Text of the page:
Aging with HIV: A death trap in Africa

It is double trouble for this wrinkly 70 year old widower. Battling old age and HIV concurrently is no mean fit.
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Analysis of data obtained from UNAIDS, the five countries with the highest number of older adults living with HIV in sub-Saharan Africa are Mozambique, Nigeria, South Africa, Zambia and Zimbabwe. The countries account for 54% of the total number of older adults living with HIV.

By Nelson Naturinda, Vicky Wandawa

Petero Munyaani, a resident of Luweero, Kakuuto village in Uganda is in the queue to get a refill of his antiretroviral drugs. He wears a resigned expression, his lower lip slightly lowered, revealing an inflamed gum and pale yellowish tartar stuck between his discoloured teeth. Occasionally, he turns his head from his neighbor and lets out a loud cough.

He tightly clasps a black kaveera (plastic bag) in his left hand. Inside are two empty bottles in which his drugs will be placed. His oversized, dirty, thread bare shirt and woolen head gear, tell a story of despair.

It is five years, since he tested HIV positive. His wife too tested positive. She passed away shortly after, aged 40. He had persistent fever and cough for a long time.

Munyaani is a farmer. He grows beans, maize and potatoes but regrets that there are days when he can barely leave his bed, yet he has no one else to tend to his garden, his only livelihood. He has been suffering severe stomach ache as a result of hernia.

Munyaani is among the 150,000 Ugandans aged 50 and above, living with HIV, thus suffering a double burden, HIV and old age. According to a study done by Uganda Reach the Aged Association (URAA), together with HelpAge International, the prevalence of Ugandans aged 50 and over living with HIV is estimated at 6.8%.

Statistics for Africa

Based on the analysis of data obtained from UNAIDS, the five countries with the highest number of older adults living with HIV in sub-Saharan Africa were Mozambique, Nigeria, South Africa, Zambia and Zimbabwe; together these countries accounted for 54% of the total number of older adults living with HIV.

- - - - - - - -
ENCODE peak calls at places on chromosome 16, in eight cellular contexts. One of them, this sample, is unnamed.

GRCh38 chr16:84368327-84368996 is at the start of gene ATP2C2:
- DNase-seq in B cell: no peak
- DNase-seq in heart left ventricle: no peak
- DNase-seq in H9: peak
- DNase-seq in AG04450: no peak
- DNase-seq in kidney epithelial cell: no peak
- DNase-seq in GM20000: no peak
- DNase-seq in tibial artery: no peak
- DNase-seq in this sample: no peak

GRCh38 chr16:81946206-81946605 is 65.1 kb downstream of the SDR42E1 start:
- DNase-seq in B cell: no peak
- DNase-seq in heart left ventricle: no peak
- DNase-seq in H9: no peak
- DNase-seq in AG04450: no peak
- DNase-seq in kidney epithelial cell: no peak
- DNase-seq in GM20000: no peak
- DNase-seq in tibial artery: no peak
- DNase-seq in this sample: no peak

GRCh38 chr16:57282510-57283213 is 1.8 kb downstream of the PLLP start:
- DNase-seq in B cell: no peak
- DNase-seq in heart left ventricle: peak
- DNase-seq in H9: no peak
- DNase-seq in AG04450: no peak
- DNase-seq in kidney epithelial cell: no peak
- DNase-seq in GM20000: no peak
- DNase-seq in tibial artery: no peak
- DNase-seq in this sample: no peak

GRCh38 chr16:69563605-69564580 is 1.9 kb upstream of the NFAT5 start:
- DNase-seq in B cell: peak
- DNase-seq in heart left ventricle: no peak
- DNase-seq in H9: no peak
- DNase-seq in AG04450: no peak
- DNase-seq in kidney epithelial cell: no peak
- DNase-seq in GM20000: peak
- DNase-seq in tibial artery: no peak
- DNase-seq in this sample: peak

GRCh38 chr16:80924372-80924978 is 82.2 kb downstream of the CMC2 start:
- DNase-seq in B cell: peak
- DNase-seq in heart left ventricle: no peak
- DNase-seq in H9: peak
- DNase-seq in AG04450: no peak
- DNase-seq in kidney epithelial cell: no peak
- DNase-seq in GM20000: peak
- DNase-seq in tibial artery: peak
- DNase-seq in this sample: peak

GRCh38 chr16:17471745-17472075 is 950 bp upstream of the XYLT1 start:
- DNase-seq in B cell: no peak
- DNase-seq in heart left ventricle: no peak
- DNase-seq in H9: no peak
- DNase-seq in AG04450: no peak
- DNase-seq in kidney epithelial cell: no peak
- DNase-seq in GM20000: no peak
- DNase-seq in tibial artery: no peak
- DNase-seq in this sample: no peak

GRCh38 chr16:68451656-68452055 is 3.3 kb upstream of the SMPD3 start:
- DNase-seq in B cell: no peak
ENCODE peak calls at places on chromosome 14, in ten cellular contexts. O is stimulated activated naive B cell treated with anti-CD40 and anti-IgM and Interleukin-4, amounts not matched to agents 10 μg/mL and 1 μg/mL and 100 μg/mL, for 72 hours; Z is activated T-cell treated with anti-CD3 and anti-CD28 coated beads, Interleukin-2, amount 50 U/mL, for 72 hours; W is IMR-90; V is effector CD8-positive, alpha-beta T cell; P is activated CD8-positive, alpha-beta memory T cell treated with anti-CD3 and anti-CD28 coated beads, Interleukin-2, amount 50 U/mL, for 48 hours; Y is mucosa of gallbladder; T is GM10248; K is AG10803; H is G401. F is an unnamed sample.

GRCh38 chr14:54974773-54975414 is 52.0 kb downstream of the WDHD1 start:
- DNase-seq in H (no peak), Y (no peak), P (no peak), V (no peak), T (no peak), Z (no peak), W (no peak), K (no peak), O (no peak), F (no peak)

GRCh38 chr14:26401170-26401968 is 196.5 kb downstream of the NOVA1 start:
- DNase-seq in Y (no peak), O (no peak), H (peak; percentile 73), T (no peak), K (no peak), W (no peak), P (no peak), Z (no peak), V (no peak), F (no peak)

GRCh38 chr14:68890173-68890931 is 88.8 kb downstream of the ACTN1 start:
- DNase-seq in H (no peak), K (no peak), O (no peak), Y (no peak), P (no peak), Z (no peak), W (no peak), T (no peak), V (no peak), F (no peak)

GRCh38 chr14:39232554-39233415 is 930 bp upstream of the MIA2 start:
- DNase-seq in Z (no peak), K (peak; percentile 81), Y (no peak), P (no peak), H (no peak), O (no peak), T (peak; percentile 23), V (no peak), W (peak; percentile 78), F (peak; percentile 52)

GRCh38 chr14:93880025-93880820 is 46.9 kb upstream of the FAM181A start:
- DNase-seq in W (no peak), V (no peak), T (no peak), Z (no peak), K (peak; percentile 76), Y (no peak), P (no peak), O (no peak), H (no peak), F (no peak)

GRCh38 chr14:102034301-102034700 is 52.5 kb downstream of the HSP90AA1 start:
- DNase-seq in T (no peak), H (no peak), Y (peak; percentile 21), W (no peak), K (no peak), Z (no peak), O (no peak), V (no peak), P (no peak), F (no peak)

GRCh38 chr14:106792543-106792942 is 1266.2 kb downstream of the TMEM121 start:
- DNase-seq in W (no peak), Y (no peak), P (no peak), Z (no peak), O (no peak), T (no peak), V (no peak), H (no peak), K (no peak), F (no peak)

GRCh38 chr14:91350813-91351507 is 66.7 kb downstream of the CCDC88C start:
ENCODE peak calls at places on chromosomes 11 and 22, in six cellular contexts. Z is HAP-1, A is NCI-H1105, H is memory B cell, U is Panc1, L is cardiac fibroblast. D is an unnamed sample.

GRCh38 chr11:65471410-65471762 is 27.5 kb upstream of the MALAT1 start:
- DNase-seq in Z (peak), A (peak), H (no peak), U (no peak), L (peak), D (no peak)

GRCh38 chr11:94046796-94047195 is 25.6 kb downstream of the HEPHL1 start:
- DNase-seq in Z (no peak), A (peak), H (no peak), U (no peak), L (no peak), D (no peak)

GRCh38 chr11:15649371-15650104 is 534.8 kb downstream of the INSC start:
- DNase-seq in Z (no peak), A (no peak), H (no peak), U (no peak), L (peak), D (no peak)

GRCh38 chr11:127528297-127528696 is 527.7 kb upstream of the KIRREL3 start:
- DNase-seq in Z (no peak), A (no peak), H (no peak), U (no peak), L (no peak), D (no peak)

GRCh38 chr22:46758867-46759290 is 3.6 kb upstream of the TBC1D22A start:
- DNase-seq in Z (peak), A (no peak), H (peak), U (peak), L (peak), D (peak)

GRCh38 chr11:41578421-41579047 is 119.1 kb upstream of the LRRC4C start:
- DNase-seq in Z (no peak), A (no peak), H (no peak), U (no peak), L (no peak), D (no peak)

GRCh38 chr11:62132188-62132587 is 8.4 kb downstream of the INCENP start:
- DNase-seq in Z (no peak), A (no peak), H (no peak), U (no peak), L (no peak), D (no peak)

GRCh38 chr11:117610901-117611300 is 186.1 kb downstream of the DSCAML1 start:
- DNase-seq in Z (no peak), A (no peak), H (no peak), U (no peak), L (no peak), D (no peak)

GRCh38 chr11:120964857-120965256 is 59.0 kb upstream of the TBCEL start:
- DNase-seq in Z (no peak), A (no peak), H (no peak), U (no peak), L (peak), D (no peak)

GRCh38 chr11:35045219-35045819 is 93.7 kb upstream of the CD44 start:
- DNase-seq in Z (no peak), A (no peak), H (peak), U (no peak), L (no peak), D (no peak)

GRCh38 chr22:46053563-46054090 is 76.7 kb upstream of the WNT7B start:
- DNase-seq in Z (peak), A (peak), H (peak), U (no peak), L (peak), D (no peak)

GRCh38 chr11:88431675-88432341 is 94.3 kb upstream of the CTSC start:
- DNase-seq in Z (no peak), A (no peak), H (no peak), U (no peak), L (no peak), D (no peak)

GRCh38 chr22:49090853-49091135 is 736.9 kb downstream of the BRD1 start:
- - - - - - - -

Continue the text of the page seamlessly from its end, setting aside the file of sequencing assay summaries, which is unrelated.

According to Dr Bonaventura Mpondo of the University of Dodoma, globally, the number of elderly HIV-infected patients is increasing, as estimates show that the percentage of people living with HIV aged 50 years and above had increased to more than 17% over the past decade. In sub-Saharan Africa (SSA), estimates show that the percentage will triple by the year 2040.

In most SSA countries, the elderly are not a priority in health care services. The priority has always been given to children under five, pregnant women, and young men living with HIV. More studies are required in SSA to better understand the challenges in this population and their needs. The Medical Research Council/Uganda Virus Research Institute (MRC/ UVRI), a research unit on HIV in Entebbe, also undertook a study, which was published in May 2011 about the elderly living with HIV/AIDS in Uganda.

They found that their problems range from having many diseases at ago, poor healthcare and isolation, to neglect and lack of support, a perfect description of Munyaani’s life. Many from the rural areas also mentioned lice, jiggers and bed bugs.

HIV and old age—double trouble

Dr Monica Kuteesa carried out research on the elderly living with HIV in Uganda and their medical care experiences for the University of Sydney. Data was collected from 40 HIV-positive adults aged 50 years or older attending two clinics in Uganda. She categorized 10 specific problems affecting older people living with HIV as follows: First, there is lack of access to care (80%), secondly, the quality of patient–provider relationship (75%), thirdly, delayed diagnosis and care-seeking (55%), fourthly, stigma (43%) and fifthly, adherence support (25%). The others are discordance (20%), continuity of care (14%), difficulty in disclosing (8%), end-of life issues (13%) and other issues (20%).

Prof Ronald Hammer, a researcher in HIV among the elderly in South Africa, says aging with HIV is troublesome, as the patients suffer numerous diseases at ago such as bone disease and fractures, heart disease, abnormal lipids, kidney disease, brain and neurologic disorders, diabetes, cancers, frailty and HCV (HBV too). As age advances with HIV, the immune system grows older and brain disorders worsen, the immune system is crippled by HIV.

“I have about 10 elderly patients who are living with HIV. Seven of them have experienced fractures from falls and increased frailty and, therefore, disability,” the professor says. “The cost for treatment is more than just ARVs. Some of them may be taking as many as eight to 12 additional pills or medications besides their ART medications.”